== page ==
# i3-gaps will have black bar on top if you have description borders
for_window [class="^.*"] border pixel 0
gaps inner 10
gaps outer 0

i3 Container Manipulation

By container, we mean windows of processes here. For starters, $mod+h/j/k/l will change the focus of your screen to the adjacent container depending on the direction (like vim bindings), and $mod+shift+h/j/k/l will move the selected window, swapping positions with the window in the respective direction.

When a window is spawned (let’s say from $mod+enter to create a terminal emulator), the window can spawn horizontally or vertically from your existing focus window. I binded them to $mod+c for horizontal and $mod+v for vertical.

+---------+    +---------+
|         |    |    x    |
|    x    | -> +---------+  (From $mod+v)
|         |    |    y    |
+---------+    +---------+

+---------+    +----+----+
|         |    |    |    |
|    x    | -> | x  |  y |  (From $mod+c)
|         |    |    |    |
+---------+    +----+----+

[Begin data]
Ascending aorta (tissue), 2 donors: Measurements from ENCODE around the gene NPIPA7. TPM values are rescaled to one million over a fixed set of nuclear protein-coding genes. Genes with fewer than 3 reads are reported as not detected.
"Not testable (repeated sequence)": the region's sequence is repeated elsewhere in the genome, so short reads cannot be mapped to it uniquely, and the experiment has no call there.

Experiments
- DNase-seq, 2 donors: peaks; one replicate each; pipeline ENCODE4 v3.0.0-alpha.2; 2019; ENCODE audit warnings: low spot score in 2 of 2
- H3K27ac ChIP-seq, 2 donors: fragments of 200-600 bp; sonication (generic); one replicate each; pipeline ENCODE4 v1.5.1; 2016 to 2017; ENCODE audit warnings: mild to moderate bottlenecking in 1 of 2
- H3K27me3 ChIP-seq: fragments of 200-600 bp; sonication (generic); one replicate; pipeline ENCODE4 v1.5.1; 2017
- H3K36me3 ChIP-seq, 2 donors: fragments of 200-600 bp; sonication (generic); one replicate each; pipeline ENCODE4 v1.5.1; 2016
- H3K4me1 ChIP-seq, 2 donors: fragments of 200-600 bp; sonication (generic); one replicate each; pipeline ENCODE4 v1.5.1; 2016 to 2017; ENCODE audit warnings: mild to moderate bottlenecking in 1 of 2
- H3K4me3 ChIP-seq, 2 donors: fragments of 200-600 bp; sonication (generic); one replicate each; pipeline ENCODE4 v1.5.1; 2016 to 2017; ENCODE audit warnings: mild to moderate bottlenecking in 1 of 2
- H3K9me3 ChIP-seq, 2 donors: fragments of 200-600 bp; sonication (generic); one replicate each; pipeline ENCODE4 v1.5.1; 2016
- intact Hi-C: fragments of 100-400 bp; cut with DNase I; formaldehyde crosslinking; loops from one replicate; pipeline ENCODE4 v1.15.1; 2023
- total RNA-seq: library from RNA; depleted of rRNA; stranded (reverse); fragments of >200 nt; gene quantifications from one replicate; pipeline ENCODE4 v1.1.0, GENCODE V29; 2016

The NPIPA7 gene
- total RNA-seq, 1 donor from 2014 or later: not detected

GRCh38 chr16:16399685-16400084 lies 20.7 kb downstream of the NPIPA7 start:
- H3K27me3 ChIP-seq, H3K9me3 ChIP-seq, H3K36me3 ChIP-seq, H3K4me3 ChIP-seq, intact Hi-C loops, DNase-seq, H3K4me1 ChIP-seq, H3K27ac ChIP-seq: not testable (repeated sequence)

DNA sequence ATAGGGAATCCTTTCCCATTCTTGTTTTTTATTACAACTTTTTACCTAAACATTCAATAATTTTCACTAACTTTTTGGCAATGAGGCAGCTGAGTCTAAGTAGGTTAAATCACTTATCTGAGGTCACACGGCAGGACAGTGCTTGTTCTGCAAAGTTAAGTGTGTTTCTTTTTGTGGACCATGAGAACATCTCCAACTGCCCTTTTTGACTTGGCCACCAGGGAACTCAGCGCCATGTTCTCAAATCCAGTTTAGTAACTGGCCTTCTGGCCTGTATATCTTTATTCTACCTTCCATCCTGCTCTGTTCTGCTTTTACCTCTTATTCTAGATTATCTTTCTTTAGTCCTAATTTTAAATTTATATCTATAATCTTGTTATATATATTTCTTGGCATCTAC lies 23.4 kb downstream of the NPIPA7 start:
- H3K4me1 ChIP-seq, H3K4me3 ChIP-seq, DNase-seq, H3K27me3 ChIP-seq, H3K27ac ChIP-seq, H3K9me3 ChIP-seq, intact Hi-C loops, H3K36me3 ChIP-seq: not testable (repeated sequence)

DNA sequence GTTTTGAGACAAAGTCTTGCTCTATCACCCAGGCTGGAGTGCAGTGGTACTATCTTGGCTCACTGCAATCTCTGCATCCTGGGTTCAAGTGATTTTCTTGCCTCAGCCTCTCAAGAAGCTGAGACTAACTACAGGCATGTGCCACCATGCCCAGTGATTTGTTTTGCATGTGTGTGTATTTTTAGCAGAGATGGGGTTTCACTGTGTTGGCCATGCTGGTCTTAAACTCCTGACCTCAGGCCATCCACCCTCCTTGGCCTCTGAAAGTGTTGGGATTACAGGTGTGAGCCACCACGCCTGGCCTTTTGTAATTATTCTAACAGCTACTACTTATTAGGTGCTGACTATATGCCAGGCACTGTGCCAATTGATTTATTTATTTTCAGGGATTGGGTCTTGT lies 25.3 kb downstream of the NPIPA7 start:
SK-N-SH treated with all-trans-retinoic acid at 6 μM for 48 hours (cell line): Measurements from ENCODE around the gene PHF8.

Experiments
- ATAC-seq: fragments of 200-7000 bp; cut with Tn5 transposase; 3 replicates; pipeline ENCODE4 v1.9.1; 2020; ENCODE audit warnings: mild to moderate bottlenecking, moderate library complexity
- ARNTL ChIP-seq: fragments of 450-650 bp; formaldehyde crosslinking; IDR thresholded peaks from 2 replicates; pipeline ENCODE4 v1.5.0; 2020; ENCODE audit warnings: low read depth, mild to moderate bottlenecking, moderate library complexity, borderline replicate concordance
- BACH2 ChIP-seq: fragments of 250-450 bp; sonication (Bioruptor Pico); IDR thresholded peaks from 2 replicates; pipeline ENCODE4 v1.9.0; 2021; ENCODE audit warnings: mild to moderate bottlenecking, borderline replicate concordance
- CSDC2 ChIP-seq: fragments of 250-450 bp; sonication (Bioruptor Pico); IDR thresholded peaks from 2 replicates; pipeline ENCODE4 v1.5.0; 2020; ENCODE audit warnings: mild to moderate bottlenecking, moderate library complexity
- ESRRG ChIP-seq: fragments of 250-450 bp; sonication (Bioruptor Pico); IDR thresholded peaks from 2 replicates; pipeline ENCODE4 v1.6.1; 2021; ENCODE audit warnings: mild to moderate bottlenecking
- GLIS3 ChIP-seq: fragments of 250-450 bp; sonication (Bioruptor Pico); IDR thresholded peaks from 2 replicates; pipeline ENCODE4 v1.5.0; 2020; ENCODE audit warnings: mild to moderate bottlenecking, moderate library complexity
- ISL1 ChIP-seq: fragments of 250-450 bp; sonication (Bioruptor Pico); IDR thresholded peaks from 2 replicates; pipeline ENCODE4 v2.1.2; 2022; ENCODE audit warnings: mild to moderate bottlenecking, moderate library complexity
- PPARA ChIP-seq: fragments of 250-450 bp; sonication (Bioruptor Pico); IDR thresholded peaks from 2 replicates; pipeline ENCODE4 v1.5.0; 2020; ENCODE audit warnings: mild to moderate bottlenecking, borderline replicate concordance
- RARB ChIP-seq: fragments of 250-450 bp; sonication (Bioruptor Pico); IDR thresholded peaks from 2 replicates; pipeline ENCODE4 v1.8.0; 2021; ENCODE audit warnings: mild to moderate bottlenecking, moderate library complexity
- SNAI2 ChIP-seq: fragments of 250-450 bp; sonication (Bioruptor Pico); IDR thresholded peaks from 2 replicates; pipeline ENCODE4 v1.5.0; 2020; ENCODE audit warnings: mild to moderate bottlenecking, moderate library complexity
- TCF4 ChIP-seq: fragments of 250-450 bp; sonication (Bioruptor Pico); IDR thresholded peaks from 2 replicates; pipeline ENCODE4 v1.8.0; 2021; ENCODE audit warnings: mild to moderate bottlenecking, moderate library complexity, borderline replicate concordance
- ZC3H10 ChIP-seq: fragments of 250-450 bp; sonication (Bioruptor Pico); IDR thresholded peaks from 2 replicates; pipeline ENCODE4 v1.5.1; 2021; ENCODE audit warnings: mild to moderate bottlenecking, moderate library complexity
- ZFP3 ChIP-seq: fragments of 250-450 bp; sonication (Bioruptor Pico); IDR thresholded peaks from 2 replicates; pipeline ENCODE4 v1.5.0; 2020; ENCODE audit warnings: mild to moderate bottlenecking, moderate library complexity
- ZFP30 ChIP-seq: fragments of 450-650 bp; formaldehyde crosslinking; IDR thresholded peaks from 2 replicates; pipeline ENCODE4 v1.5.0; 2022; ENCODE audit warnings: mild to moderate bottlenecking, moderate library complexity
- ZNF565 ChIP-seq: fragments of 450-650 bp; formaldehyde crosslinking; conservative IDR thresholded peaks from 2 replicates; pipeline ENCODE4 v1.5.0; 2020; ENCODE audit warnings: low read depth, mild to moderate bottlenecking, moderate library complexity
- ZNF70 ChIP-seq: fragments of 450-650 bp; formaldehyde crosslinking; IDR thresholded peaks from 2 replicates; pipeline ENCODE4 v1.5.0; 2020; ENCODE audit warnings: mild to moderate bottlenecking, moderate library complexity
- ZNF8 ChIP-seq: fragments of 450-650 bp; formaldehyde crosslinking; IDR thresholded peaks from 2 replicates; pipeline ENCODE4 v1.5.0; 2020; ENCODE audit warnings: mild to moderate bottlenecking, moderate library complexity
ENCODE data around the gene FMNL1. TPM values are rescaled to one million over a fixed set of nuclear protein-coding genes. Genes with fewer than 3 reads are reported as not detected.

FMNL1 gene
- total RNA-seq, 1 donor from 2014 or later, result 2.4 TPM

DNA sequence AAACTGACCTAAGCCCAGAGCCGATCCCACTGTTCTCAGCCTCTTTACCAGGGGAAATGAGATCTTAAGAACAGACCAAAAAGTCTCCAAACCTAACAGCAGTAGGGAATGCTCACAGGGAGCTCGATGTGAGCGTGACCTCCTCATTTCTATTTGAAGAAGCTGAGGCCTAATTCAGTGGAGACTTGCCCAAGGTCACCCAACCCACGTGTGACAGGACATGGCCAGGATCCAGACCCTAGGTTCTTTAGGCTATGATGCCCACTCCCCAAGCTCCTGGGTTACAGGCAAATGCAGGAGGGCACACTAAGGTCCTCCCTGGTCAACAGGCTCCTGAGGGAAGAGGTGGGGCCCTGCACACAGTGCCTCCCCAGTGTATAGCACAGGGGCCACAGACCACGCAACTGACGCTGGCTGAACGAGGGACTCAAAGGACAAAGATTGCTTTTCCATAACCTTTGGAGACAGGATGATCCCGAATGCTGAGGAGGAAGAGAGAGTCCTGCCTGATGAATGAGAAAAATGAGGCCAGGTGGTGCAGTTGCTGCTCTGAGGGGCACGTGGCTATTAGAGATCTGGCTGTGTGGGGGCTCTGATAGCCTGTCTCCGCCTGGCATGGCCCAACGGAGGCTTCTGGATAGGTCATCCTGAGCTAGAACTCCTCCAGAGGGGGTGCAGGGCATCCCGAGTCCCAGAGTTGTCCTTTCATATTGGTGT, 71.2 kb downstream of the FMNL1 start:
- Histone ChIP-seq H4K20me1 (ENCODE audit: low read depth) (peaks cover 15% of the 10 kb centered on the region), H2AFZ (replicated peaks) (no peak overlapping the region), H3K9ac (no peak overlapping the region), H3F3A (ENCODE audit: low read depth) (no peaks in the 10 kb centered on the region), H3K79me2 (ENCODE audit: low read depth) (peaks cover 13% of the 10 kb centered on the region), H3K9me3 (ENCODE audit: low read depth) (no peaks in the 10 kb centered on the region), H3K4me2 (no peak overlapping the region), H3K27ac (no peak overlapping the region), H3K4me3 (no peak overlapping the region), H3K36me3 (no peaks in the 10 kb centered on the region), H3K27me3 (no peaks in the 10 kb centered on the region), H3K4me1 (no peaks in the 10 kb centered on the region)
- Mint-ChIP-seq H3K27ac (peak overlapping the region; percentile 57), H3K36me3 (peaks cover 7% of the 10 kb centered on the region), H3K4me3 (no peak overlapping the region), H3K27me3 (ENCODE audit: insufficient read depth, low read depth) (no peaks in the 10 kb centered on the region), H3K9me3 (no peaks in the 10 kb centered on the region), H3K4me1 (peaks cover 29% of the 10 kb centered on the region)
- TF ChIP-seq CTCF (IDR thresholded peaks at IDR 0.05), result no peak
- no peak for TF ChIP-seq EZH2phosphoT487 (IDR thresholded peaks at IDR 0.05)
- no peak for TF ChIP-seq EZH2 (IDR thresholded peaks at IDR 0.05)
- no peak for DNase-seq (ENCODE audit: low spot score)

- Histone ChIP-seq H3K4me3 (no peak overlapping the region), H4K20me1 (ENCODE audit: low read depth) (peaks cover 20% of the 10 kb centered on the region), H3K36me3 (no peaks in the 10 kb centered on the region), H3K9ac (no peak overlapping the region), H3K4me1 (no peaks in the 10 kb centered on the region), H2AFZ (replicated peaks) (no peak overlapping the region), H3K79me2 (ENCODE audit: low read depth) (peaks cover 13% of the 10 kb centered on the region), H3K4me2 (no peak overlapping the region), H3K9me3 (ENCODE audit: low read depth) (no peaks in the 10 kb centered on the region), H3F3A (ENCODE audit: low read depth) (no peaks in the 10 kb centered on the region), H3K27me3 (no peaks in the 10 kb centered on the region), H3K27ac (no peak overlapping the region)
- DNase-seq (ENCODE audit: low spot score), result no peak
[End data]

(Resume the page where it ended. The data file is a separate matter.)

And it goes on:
Sometimes, you want a floating window, that you can control with $mod + mouse. This is achievable by using $mod + shift + space.

Sometimes, you don’t necessarily want a binary partition of the screen, and you want one window to be a bit smaller. You can set i3 to resizing mode with $mod + r and h/j/k/l will be resizing the current focused window.

These are the settings:

# change focus
bindsym $mod+h focus left
bindsym $mod+j focus down
bindsym $mod+k focus up
bindsym $mod+l focus right

# move focused window
bindsym $mod+Shift+h move left
bindsym $mod+Shift+j move down
bindsym $mod+Shift+k move up
bindsym $mod+Shift+l move right

# split in horizontal orientation
bindsym $mod+c split h
# split in vertical orientation
bindsym $mod+v split v

# toggle tiling / floating
bindsym $mod+Shift+space floating toggle

mode "resize" {
        bindsym h resize shrink width 10 px or 10 ppt
        bindsym j resize grow height 10 px or 10 ppt
        bindsym k resize shrink height 10 px or 10 ppt
        bindsym l resize grow width 10 px or 10 ppt

        bindsym Return mode "default"
        bindsym Escape mode "default"
        bindsym $mod+r mode "default"
bindsym $mod+r mode "resize"

i3 Workspaces